Crackit, 'do you mean to sell me, or to let me lie here till this
hunt is over?'
'You may stop here, if you think it safe,' returned the person
addressed, after some hesitation.
Sikes carried his eyes slowly up the wall behind him: rather
trying to turn his head than actually doing it: and said,
'Is--it--the body--is it buried?'
They shook their heads.
'Why isn't it!' he retorted with the same glance behind him.
'Wot do they keep such ugly things above the ground for?--Who's
Crackit intimated, by a motion of his hand as he left the room,
that there was nothing to fear; and directly came back with
Charley Bates behind him. Sikes sat opposite the door, so that
the moment the boy entered the room he encountered his figure.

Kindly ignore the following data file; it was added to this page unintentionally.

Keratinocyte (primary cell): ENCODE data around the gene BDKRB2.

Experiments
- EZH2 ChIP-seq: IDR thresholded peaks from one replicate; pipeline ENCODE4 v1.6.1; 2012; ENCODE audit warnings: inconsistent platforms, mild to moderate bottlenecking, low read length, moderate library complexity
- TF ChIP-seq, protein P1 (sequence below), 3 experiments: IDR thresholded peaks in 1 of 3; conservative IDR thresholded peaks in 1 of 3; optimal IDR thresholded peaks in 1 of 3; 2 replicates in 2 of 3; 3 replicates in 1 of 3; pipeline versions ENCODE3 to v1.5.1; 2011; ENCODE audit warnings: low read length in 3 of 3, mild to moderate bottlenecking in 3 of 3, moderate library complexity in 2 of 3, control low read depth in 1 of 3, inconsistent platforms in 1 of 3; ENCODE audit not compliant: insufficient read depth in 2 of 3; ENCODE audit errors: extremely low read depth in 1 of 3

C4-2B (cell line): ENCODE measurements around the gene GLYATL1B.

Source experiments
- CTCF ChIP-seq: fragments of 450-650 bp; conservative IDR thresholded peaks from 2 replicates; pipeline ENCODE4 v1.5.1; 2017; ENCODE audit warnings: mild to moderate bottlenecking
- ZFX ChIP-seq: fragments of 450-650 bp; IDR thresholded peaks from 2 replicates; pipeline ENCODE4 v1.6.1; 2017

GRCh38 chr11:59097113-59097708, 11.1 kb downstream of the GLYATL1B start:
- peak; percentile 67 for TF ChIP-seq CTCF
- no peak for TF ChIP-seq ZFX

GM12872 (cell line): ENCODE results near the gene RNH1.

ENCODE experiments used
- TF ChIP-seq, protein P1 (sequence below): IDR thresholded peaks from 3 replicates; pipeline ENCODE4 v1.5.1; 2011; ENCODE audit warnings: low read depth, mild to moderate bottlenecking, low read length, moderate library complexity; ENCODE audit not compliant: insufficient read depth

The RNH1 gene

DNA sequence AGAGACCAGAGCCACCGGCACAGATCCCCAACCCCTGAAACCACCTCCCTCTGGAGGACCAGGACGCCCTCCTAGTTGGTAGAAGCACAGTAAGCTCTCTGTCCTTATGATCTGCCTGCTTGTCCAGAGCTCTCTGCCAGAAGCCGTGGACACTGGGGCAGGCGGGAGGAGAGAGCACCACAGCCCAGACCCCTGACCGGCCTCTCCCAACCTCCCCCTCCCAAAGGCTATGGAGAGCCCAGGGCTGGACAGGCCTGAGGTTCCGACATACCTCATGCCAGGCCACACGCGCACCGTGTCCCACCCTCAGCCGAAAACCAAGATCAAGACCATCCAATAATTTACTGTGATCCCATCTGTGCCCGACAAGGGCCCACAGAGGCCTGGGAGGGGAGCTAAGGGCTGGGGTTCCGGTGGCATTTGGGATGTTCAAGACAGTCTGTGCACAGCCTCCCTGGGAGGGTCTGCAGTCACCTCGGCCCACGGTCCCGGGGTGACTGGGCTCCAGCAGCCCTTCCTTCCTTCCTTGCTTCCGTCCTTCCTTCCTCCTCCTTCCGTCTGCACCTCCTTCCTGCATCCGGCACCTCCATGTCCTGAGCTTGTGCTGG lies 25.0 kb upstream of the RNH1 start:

'Toby,' said the boy falling back, as Sikes turned his eyes
towards him, 'why didn't you tell me this, downstairs?'
There had been something so tremendous in the shrinking off of
the three, that the wretched man was willing to propitiate even
this lad. Accordingly he nodded, and made as though he would
shake hands with him.
'Let me go into some other room,' said the boy, retreating still
'Charley!' said Sikes, stepping forward. 'Don't you--don't you
'Don't come nearer me,' answered the boy, still retreating, and
looking, with horror in his eyes, upon the murderer's face. 'You
The man stopped half-way, and they looked at each other; but
Sikes's eyes sunk gradually to the ground.
'Witness you three,' cried the boy shaking his clenched fist, and
becoming more and more excited as he spoke. 'Witness you